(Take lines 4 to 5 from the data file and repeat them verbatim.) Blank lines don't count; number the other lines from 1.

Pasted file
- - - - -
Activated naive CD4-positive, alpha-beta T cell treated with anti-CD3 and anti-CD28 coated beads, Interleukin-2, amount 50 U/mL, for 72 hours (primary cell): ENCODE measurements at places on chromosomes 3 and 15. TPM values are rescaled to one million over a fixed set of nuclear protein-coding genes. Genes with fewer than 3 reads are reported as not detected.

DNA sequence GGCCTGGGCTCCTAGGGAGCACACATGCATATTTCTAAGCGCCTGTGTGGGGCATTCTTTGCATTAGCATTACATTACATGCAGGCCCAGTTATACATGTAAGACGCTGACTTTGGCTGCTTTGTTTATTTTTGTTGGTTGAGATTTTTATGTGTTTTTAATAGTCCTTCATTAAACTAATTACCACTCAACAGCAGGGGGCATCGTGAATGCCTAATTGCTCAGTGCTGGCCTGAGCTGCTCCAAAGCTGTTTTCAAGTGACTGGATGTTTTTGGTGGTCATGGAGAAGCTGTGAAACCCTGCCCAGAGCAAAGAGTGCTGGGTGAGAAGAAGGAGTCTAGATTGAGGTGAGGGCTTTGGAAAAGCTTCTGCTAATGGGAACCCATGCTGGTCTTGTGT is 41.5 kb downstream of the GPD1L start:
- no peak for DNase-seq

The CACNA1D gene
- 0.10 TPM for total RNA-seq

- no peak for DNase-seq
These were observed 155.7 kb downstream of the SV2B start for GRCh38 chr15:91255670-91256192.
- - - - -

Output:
The CACNA1D gene
- 0.10 TPM for total RNA-seq